On the 22nd, a wing of the Bach Mai Hospital, located in the southern suburbs of Hanoi, was struck by a stick of bombs from a B-52. The US military claimed that the hospital “frequently housed anti-aircraft positions.” The civilian deaths were criticized by the North Vietnamese and U.S. peace activists. The hospital sat one kilometer from the runway of [the] Bach Mai Airfield and a major fuel storage facility was only 180 metres (200 yds) away. While the patients of the hospital wing had been evacuated from the city, 28 doctors, nurses and pharmacists were killed.
A Pentagon spokesman confirmed today for the first time reports of damage to the Bach Mai Hospital and Gia Lam Airport in Hanoi during heavy air raids last month over North Vietnam but, he denied that the damage was either massive or intentional. Jerry W. Friedheim, Pentagon spokesman, said at a morning news briefing:
“It appears that some limited accidental damage has occurred to some facilities at Gia Lam Airport and at a hospital the enemy calls Bach Mai. The exact extent of this damage is uncertain, as is its cause. Our information does not square with Hanoi’s propaganda claims of massive destruction at these sites.”
Report of Damage to Hanoi Hospital Confirmed By U.S.
New York Times
January 2, 1973
The True Story of the Christmas Bombing in North Vietnam 1972 (Americong/Roger Canfield/November 11, 2011)
Vietnam Christmas Bombings: 1972 Mutiny of B-52 Crews (The Veteran/VVAW/Summer 1977)
Throwback Thursday: Eastern Airlines Flight 401 1972
Fifty years ago, today…
Eastern Air Lines Flight 401 was a scheduled flight from [New York] JFK to [Miami/Wilcox Field] MIA. Shortly before midnight on December 29, 1972, the Lockheed L-1011-1 TriStar crashed into the Florida Everglades, causing 101 total fatalities. Three of the [four] cockpit crew members, two of the [ten] flight attendants and 96 of the 163 passengers were killed. [T]here were 75 survivors.
Flight 401 departed JFK Airport […] at 9:20pm EST. The flight was routine until 11:32pm EST, when the plane began its approach into Miami International Airport. After lowering the [landing] gear, First Officer Stockstill noticed that the landing gear indicator (nose gear is properly locked) had not illuminated (burned out bulb). [Captain] Loft, who was working the radio during this leg of the flight, told the tower that they would discontinue their approach to their airport and requested to enter a holding pattern. The approach controller cleared the flight to climb to 2,000 feet and then hold west over the Everglades.
Fifty seconds after reaching their assigned altitude, Captain Loft instructed First Officer Stockstill to put the L-1011 on autopilot. For the next 80 seconds, the plane maintained level flight. Then, it dropped 100 feet and, then, again, flew level for two more minutes, after which it began a descent so gradual, it could not be perceived by the crew.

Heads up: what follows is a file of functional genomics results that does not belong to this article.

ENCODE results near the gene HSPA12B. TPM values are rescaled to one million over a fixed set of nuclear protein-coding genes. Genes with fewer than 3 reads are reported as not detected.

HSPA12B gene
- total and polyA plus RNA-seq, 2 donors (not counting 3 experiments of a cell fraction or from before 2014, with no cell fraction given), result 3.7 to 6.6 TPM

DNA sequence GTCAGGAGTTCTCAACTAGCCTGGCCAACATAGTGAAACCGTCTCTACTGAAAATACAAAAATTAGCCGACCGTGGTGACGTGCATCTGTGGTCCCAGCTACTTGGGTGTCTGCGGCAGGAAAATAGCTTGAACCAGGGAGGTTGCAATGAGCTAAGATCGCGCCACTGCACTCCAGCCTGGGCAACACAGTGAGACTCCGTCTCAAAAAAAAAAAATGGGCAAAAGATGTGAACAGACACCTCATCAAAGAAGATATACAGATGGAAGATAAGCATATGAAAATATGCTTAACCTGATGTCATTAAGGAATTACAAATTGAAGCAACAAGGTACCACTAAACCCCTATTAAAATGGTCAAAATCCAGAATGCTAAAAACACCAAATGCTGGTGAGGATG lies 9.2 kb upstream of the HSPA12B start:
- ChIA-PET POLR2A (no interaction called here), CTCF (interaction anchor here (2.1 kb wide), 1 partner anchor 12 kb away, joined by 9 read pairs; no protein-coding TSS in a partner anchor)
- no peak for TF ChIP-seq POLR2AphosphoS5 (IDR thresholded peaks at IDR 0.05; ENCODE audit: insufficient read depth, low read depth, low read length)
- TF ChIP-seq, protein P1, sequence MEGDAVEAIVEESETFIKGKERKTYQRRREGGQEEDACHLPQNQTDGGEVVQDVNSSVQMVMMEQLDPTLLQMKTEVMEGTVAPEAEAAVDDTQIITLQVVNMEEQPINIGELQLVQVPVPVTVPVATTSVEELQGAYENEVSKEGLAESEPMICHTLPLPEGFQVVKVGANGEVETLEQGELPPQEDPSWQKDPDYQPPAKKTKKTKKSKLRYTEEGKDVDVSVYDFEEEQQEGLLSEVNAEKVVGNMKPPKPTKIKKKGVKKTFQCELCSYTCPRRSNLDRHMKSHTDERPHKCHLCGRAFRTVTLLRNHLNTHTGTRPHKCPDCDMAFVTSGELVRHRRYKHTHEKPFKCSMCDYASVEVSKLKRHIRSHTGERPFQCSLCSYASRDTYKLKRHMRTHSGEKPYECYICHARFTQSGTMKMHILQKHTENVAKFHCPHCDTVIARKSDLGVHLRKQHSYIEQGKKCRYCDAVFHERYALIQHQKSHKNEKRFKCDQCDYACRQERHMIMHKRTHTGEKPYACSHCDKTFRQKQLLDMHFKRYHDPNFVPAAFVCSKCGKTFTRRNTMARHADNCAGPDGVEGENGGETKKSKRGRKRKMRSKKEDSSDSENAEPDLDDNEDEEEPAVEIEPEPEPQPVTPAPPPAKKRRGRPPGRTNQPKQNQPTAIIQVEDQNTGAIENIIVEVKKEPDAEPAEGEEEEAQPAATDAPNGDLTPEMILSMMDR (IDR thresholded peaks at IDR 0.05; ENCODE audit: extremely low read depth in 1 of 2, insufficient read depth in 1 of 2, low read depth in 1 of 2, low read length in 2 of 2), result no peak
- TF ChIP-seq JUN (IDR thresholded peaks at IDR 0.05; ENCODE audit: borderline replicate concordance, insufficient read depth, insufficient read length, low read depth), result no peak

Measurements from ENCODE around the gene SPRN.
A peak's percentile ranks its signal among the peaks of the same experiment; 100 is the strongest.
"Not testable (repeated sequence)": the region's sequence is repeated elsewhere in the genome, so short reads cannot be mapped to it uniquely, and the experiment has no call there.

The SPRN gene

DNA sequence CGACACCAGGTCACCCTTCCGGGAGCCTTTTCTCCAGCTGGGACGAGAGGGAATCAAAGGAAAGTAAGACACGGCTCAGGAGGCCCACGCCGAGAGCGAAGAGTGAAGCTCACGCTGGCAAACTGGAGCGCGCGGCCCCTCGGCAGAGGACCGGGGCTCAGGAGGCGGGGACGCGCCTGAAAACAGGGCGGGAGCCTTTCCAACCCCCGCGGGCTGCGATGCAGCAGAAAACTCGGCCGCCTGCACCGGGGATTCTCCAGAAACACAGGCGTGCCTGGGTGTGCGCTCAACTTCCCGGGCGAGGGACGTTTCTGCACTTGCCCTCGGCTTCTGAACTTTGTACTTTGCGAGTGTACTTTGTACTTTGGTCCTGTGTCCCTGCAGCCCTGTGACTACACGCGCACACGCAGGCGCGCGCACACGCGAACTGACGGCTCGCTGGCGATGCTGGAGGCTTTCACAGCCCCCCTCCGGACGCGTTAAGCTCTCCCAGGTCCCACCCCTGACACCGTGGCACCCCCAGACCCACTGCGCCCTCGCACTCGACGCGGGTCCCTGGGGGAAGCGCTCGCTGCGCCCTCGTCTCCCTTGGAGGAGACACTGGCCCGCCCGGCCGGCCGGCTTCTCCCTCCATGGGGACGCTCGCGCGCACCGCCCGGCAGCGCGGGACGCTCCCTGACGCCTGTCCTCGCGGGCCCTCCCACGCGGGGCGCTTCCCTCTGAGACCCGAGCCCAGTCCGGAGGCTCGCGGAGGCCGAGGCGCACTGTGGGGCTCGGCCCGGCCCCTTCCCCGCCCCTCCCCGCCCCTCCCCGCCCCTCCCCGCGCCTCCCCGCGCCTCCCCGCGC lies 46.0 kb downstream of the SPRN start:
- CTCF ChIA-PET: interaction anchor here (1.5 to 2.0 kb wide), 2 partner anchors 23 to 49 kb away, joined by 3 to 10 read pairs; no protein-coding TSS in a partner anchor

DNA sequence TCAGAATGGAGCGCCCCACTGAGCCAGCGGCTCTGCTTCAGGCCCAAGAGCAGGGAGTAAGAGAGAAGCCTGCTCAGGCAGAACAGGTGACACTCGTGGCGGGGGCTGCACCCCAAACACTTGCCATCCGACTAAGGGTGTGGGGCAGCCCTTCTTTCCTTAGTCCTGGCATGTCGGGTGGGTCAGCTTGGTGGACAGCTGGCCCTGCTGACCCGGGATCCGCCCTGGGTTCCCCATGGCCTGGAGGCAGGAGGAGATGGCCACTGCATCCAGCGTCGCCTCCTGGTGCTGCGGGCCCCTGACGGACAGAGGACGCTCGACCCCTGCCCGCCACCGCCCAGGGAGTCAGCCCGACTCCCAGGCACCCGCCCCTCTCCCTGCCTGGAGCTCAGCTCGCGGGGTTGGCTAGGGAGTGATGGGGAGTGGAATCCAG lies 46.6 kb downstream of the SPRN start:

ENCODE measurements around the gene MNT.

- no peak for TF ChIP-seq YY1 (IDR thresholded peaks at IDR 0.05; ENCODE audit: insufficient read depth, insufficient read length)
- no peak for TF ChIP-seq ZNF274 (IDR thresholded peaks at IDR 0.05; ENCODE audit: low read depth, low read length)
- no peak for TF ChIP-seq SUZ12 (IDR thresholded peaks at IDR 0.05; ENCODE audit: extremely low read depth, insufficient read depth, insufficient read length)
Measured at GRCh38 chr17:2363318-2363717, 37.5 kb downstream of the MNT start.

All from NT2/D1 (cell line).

The plane continued to drop, triggering the altitude warning. The CVR did not record any indication that the pilots heard the warning chimes. As Stockstill started another turn [of] 180°, he noticed the discrepancy. The CVR captured the last, confused conversation between Stockstill and Loft. Less than ten seconds later, the plane crashed into the Everglades. ~Vic
Giant Jetliner Goes Down (The Bulletin)
Jet’s Fall Cushioned By Swamp (Reading Eagle)
Accident Investigation Report (Aviation Safety Network)
Borman Praises Survivors’ Calm (The Associated Press)
Wayback Wednesday: Challenger Expedition 1872
One hundred and fifty years ago, today…
The Challenger expedition of 1872–1876 was a scientific program that made many discoveries to lay the foundation of oceanography. The expedition was named after the naval vessel that undertook the trip, HMS Challenger.
The expedition, initiated by William Benjamin Carpenter, was placed under the scientific supervision of Sir Charles Wyville Thomson of the University of Edinburgh and Merchiston Castle School, assisted by five other scientists, including Sir John Murray, a secretary-artist and, a photographer. The Royal Society of London obtained the use of Challenger from the Royal Navy and, in 1872, modified the ship for scientific tasks, equipping it with separate laboratories for natural history & chemistry. The expedition, led by Captain Sir George Strong Nares, sailed from Portsmouth, England, on [December 21, 1872]. Other naval officers included Commander John Maclear.
Under the scientific supervision of Thomson himself, the ship traveled approximately 68,890 nautical miles (79,280 miles/127,580 kilometres) surveying and exploring. The result was the Report of the Scientific Results of the Exploring Voyage of H.M.S. Challenger during the years 1873–76 which, among many other discoveries, catalogued over 4,000 previously unknown species. John Murray, who supervised the publication, described the report as “the greatest advance in the knowledge of our planet since the celebrated discoveries of the fifteenth and sixteenth centuries.” Challenger sailed close to Antarctica but, not within sight of it. However, it was the first scientific expedition to take pictures of icebergs.
From Deep Sea to Laboratory (The First Explorations of the Deep Sea by H.M.S. Challenger 1872-1876)/ISTE UK Website
Then & Now: The HMS Challenger Expedition & the Mountains in the Sea Expedition/NOAA Ocean Explorer/2003
HMS Challenger Expedition/Natural History Museum UK/2014 (Web Archive)
HMS Challenger/USCD Aquarium/2008 (Web Archive)